Pages for Peace

May 1, 2012

ImageWhat is world peace? Will there ever be world peace? Where do you see the world in twenty years? What can KIDS do to help create a more peaceful world? What have you done to help create peace in your lifetime? In the spring of 2010, East Bay Citizens for Peace (EBCP) posed these questions to students and staff at Kickemuit Middle School (KMS) who participated in the Big Book: Pages for Peace project. They responded by contributing artwork to what has become the largest book in the world… and it’s all about peace.

The 10 foot by 12 foot book weighs just under 1000 pounds and contains nearly 1000 pages filled with letters, poems and art submitted by people all over the world, including Nobel Laureates Nelson Mandela, the 14th Dalai Lama, Helen Caldecott and former President Jimmy Carter. More than 2000 submissions were received from refugees, students, teachers, veterans including General Peter Pace, retired chairman of the Joint Chiefs of Staff, politicians including Senator John Kerry and the late Senator Edward Kennedy, and celebrities such as singer Pete Seeger, poet/writer Maya Angelou and skateboarder Tony Hawk.

The Big Book project began in 2004 by the Bookmakers and Dreamers Club, an after school enrichment program for middle schoolers at the Groton-Dunstable Regional School District, and is now complete. A special “First Look at the Big Book” event is planned for June 2nd at 11:00 a.m. at the Groton-Dunstable Regional Middle School, 344 Main Street, Groton, MA. Members of EBCP and participants from KMS will be in attendance for the unveiling. After the ceremony, the goal is to display the Big Book in museums for other children to see. President Jimmy Carter has already offered to display it in his presidential library in Georgia.

Achieving world peace is never an easy task, but neither is creating the biggest book in the world. It seems kids have a lot to teach us too! For more information on EBCP and how to get involved, please go to www.eastbaycitizens4peace.org.

The Separation Of Church And Reality

February 12, 2012

There are lots of reasons why people, myself included, don’t particularly like President Obama. He fails to keep promises… um, except that one about expanding the war in Afghanistan. He’s backed (and led) by the 1%. Plus, he’s a socialist! Don’t I wish.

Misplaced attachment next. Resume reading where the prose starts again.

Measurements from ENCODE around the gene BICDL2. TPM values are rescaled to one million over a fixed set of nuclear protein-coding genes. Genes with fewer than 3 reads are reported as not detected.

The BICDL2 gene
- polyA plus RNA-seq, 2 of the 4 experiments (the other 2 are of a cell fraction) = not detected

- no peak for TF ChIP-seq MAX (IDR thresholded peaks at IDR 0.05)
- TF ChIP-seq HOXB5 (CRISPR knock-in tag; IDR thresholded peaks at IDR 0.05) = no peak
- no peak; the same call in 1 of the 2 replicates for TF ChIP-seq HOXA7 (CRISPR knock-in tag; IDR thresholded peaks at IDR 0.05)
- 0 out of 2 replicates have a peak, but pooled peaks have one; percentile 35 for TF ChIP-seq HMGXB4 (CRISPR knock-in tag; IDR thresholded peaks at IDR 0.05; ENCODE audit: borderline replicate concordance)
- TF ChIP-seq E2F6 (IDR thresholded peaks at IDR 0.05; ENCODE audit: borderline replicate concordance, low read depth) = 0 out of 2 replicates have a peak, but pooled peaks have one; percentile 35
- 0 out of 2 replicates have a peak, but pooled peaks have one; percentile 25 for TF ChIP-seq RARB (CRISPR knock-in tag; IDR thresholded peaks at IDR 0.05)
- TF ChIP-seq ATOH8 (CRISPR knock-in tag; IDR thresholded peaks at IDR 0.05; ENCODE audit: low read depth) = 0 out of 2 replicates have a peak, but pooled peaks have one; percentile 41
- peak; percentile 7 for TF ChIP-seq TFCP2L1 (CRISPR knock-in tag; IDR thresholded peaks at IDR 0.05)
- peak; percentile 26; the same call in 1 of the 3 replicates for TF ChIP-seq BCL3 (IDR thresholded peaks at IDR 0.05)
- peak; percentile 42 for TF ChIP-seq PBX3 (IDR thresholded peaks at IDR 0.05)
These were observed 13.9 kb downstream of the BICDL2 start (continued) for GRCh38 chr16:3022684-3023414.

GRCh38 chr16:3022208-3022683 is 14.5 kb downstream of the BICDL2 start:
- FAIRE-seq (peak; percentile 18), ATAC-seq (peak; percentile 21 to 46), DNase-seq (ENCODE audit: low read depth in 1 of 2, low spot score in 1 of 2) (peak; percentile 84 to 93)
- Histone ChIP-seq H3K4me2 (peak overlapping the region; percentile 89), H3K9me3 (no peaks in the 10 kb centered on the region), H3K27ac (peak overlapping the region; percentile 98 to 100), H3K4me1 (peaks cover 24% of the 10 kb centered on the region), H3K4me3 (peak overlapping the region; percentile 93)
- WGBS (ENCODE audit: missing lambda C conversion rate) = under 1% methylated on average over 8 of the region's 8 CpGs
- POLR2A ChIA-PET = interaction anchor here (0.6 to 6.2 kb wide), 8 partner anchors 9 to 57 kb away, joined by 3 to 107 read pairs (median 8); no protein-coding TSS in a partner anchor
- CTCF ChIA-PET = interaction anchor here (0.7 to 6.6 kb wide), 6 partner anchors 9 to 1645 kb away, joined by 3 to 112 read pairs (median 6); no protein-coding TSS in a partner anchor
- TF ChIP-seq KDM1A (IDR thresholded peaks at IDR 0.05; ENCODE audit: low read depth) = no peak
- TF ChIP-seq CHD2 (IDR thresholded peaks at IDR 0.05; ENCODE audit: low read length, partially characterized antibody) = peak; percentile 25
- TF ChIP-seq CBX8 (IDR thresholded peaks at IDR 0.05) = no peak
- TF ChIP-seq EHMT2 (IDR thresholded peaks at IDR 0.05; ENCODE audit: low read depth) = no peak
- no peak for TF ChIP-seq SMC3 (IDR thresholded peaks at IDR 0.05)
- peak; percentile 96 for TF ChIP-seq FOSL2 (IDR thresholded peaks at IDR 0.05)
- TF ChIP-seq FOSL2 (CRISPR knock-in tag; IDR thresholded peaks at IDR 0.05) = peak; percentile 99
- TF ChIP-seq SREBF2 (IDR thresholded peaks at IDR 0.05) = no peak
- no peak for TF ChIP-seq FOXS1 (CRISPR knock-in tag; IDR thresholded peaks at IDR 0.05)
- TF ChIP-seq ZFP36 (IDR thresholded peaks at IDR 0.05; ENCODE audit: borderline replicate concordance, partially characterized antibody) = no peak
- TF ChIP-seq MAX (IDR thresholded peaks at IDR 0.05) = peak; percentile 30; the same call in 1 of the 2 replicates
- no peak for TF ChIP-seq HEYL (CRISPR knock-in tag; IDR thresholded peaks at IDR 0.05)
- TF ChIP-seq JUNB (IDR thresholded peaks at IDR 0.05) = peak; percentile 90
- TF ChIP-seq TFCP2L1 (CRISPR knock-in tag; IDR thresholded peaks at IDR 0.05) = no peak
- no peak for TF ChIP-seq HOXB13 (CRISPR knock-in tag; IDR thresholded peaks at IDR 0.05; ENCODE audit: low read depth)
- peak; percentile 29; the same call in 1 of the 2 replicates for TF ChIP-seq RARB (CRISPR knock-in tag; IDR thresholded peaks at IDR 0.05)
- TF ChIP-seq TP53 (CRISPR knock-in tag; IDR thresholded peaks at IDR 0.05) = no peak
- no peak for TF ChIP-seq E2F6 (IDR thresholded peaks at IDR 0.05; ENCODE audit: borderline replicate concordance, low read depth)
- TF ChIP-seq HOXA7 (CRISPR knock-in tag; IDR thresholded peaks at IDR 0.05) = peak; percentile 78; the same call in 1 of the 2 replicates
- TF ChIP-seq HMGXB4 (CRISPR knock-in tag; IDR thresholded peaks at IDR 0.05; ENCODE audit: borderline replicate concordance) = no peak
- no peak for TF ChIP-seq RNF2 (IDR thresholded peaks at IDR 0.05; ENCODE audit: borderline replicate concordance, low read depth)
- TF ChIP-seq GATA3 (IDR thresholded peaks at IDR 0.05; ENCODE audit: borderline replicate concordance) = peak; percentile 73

See, mixed in with all of the legit criticisms of our commander-in-chief are the ones that seem to come from the heavens — like the written statement by Bishop Tobin, which was given to Mt. Carmel churchgoers this weekend. The document was in response to Obama’s recent mandate requiring all private health care plans to cover FDA-approved contraceptives. Sparing the gory details about “pro-abortion” politicians who worship a “culture of death”, let’s just say the Catholic church feels the decision violates its freedom of religion. The bishop’s knowledge of the constitution, let alone his flock, must be based entirely on faith because there’s absolutely no truth to it.

The 1st ammendment guarantees us the freedom from religion as much as it does the freedom of religion. In other words, the separation of church and state cuts both ways and people (Catholics, non-Catholics and their doctors) should be just as free to choose contraception as they are not to choose them. This simple point, along with the fact that 98% of sexually active Catholic women of child-bearing age have used contraceptives, is lost on Tobin. I guess he would rather resort to unholy name-calling and political heavy-handedness than actually do his job. I mean, honestly, pro-abortion? Yeah, because, as all non-believers know, the only thing better than one abortion is two, right?

In what world, other than Tobin’s imaginary one, does simply forbidding people from doing evil suddenly make them good? The bishop would clearly be better served to practice what he preaches. If he’s truly opposed to a culture of death, then where are the statements condemning capital punishment or the longest war in US history? I’m afraid no amount of faith will make them miraculously appear. Fortunately, you can be a part of a more consistent pro-life crowd.

As for Obama, you know he’ll back pedal. That’s how he rolls, that’s why I didn’t vote for him and hopefully I won’t feel the need to stick up for him again. Remember to vote 3rd party in November!

A Hard Sell

October 14, 2011

Heading into tonight’s 2nd Annual Bristol Economic Development Forum, I promised myself I wouldn’t make comments or ask questions of the panelists — a veritable who’s who on the Bullraker education deformer shit list. I wanted merely to bear witness to the encroaching corporatization of Bristol-Warren public schools… and, in a way, I got my wish.